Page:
St. “Watch | Mumbai Idli Vendor ‘uses’ Toilet Water To Prepare Food; Fda Orders Probe.” The Statesman. The Statesman, June 2019. Https://Www.Thestatesman.Com/India/Mumbai-Idli-Vendor-Uses-Toilet-Water-Prepare-Food-Fda- Orders-Probe-1502761098.Html.

     

    “Welcome To Indcaretrust.Org.” Indcaretrust.Org, 2019. Http://Www.Indcaretrust.Org/Modules/Cms/Jan_ahar_yojana.Php.

     

    Market. “Ib Economics: Unit 2.8(2): Market Failure - Merit Goods And Demerit Goods.” Subscription Websites For Ib Teachers & Their Classes. , 2022. Https://Www.Thinkib.Net/Economics/Page/33808/Unit-282-Market-Failure-Merit-Goods-And-Dem erit-Goods-.

     

    .

    Appendices

    Appendix 1 - Copy of survey invitation message.

     

    Hello!, As a part of the International Baccalaureate Diploma course, Extended Essay, I am required to write an independent research paper. The paper investigates the impact of the new catering policy 2017, on the Mumbai railway catering system, and to do so it analyzes consumer trends over the years in regards to the catering system.

     

    If you’re an inhabitant of Mumbai and have travelled utilizing its western and central railway system please fill out the survey link attached, as the earliest.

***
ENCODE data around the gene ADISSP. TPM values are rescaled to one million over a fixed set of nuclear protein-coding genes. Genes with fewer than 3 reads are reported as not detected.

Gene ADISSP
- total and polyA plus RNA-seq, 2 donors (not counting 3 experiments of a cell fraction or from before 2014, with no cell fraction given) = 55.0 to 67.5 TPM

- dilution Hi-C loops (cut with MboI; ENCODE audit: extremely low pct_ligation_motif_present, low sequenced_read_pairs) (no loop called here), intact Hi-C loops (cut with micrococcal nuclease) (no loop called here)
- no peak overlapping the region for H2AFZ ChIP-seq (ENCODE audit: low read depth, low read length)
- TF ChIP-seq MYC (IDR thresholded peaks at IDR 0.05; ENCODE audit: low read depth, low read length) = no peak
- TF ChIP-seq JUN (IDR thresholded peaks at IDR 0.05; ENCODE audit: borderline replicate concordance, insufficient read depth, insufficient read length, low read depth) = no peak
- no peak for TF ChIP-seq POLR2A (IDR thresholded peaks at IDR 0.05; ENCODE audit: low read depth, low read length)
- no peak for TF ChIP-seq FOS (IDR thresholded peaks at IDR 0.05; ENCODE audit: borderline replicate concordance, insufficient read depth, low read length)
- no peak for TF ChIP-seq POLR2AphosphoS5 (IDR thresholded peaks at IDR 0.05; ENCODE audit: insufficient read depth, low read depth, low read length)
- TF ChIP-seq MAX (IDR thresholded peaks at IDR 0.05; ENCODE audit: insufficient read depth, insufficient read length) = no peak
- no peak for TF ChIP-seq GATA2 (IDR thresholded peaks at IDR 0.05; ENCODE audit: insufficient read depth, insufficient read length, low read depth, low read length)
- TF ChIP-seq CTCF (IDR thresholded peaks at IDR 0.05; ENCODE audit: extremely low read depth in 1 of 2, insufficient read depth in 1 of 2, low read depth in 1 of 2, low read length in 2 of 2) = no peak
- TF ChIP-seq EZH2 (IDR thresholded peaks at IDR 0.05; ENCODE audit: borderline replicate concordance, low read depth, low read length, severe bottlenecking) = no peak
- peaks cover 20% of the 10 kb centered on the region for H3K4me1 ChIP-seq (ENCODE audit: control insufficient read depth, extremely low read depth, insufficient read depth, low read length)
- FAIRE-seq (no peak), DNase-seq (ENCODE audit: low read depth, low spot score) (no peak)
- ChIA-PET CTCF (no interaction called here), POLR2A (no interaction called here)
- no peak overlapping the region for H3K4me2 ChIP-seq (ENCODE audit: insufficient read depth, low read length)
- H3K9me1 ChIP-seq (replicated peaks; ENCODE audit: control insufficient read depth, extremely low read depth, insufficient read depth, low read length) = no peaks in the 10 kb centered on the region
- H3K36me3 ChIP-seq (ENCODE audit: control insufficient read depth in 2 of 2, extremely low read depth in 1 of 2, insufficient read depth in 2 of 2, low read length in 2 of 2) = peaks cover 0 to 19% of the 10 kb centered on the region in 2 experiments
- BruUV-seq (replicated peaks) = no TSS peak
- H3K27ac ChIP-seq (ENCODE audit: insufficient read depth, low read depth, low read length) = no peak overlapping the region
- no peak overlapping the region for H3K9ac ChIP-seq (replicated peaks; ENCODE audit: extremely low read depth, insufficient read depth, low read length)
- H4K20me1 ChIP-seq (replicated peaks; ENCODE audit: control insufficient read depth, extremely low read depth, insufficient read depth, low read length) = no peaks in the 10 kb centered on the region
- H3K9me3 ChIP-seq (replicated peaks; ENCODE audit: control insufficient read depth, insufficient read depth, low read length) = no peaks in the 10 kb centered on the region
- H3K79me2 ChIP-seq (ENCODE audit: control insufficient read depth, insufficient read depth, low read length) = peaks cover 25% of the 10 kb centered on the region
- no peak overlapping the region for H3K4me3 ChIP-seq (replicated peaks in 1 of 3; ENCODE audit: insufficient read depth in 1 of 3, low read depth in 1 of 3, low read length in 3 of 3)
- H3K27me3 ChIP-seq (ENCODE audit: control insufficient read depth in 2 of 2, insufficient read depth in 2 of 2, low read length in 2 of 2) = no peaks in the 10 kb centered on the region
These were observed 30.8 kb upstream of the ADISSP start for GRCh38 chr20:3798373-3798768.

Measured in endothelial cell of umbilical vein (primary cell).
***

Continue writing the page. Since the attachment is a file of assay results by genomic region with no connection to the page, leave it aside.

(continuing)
Privacy - Your data will be stored anonymously and deleted post the completion of the paper. If you wish for your data to be withdrawn, from the research, please reach out via the contact mentioned.

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  • Figure 9 - Table On Survey Data Q1, Participant Age Distribution.
    Figure 10 -
    Please indicate your use of catering services (pantry meals, station canteens) throughout the years
    Very Likely
    Likely
    Not Likely
    Not at all
    The year 2013
    11
    48
    28
    9
    year 2015
    11
    51
    27
    8
    year 2017
    13
    53
    24
    6
    year 2019
    15
    56
    21
    4
    year 2020
    2
    19
    51
    4
    Figure 11 - Table On Survey Data Q2, Participant Demand Trends Over The Years.
    Figure 12 -
    Please indicate your reason for avoiding railway catering services.
    Number
    Percentage
    Health and Hygiene concerns